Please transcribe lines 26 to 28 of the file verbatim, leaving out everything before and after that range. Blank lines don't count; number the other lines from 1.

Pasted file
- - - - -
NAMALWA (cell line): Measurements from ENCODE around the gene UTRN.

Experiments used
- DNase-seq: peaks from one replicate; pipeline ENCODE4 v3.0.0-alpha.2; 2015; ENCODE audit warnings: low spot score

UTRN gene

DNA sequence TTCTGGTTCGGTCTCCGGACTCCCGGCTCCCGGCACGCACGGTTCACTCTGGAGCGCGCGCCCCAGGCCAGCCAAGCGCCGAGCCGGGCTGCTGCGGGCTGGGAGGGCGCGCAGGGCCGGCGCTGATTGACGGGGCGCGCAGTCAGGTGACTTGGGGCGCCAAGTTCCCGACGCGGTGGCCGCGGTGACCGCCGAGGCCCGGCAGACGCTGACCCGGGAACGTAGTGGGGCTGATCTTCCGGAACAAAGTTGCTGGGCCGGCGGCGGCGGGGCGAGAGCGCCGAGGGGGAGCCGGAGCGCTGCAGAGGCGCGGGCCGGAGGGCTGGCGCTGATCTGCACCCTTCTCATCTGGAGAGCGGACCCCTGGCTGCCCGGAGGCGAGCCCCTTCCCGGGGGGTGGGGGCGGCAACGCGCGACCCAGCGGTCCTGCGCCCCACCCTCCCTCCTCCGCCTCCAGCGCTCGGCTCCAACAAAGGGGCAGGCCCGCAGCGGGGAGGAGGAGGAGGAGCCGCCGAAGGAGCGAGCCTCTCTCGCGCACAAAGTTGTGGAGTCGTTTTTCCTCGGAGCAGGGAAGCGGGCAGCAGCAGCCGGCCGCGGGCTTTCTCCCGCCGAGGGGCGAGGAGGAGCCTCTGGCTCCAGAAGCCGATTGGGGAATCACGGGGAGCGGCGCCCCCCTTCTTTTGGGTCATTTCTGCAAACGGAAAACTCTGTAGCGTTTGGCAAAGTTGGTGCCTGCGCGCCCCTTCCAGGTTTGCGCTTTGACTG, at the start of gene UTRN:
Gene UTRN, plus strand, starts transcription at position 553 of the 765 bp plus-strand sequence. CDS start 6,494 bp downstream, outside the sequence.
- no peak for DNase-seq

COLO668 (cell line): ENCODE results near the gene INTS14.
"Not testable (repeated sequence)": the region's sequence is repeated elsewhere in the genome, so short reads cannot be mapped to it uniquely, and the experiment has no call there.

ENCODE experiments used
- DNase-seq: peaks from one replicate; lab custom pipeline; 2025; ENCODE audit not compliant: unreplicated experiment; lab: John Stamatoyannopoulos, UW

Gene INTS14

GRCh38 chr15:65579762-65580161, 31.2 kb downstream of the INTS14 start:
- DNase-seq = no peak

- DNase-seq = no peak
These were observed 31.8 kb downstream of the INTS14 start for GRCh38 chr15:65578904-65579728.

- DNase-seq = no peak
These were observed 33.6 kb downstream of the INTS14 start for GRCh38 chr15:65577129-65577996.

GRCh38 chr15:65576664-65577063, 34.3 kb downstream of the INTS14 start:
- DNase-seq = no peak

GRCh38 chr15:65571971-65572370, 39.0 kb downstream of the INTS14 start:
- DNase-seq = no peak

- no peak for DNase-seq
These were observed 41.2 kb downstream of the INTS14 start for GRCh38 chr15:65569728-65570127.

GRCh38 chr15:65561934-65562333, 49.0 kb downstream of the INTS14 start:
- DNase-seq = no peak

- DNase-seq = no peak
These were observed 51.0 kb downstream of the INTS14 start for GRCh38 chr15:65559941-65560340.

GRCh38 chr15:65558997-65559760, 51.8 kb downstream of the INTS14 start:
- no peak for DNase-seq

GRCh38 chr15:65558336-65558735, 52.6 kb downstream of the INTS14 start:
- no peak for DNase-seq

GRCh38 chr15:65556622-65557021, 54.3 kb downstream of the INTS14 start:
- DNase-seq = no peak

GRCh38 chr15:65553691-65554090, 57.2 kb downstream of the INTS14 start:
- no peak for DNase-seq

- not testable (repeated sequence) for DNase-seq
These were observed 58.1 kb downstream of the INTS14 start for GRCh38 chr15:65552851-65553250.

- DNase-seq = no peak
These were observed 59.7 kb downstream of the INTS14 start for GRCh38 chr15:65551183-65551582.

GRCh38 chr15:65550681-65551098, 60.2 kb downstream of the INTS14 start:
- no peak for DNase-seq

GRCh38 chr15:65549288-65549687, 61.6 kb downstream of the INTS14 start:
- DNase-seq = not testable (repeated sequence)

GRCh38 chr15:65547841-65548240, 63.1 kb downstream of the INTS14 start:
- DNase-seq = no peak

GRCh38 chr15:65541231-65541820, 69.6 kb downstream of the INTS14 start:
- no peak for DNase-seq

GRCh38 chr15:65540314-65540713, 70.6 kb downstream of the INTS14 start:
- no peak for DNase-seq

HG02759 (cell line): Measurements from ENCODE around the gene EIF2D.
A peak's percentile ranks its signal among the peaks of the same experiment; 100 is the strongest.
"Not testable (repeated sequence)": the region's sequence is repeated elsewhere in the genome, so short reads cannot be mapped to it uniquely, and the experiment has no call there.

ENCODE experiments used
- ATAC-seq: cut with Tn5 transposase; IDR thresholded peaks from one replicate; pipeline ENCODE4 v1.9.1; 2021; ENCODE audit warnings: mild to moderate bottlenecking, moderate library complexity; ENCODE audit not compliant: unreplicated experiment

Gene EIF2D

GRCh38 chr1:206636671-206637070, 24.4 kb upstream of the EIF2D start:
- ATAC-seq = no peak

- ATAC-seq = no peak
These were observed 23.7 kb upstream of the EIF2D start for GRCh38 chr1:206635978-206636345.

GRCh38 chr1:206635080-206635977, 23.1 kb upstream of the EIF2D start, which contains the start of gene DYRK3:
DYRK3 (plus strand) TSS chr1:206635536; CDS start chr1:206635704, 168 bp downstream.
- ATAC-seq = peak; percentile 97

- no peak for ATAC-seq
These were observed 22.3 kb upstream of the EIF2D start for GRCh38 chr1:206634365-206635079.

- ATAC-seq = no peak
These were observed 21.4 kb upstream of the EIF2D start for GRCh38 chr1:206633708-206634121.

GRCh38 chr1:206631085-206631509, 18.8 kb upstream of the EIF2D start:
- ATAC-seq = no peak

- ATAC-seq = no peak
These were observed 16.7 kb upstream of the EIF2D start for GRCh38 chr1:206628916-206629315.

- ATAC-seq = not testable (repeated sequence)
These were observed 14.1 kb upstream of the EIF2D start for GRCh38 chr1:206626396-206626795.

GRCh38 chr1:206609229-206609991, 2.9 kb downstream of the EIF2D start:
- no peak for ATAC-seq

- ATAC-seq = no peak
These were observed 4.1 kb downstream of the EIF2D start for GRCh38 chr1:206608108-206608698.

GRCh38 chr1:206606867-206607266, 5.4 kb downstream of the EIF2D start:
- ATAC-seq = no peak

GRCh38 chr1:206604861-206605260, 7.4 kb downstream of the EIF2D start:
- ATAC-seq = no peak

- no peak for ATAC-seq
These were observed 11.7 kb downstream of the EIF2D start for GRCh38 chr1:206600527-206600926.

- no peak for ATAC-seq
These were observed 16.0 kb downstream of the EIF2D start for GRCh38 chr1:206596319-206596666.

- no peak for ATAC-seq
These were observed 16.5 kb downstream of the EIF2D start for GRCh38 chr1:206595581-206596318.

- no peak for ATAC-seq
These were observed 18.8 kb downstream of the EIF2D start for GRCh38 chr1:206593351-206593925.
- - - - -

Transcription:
- DNase-seq = no peak

- DNase-seq = no peak
These were observed 51.0 kb downstream of the INTS14 start for GRCh38 chr15:65559941-65560340.